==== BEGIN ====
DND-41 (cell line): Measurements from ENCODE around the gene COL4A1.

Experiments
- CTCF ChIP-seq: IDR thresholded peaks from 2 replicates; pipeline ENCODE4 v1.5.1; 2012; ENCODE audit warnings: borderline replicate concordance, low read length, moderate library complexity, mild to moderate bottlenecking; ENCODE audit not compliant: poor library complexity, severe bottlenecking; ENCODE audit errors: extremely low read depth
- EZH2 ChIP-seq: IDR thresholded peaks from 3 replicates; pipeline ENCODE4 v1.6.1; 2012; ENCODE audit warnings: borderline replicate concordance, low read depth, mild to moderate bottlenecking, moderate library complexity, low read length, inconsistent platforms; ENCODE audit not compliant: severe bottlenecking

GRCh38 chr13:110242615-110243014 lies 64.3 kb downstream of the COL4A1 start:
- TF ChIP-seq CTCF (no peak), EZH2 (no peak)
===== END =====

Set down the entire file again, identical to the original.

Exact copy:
DND-41 (cell line): Measurements from ENCODE around the gene COL4A1.

Experiments
- CTCF ChIP-seq: IDR thresholded peaks from 2 replicates; pipeline ENCODE4 v1.5.1; 2012; ENCODE audit warnings: borderline replicate concordance, low read length, moderate library complexity, mild to moderate bottlenecking; ENCODE audit not compliant: poor library complexity, severe bottlenecking; ENCODE audit errors: extremely low read depth
- EZH2 ChIP-seq: IDR thresholded peaks from 3 replicates; pipeline ENCODE4 v1.6.1; 2012; ENCODE audit warnings: borderline replicate concordance, low read depth, mild to moderate bottlenecking, moderate library complexity, low read length, inconsistent platforms; ENCODE audit not compliant: severe bottlenecking

GRCh38 chr13:110242615-110243014 lies 64.3 kb downstream of the COL4A1 start:
- TF ChIP-seq CTCF (no peak), EZH2 (no peak)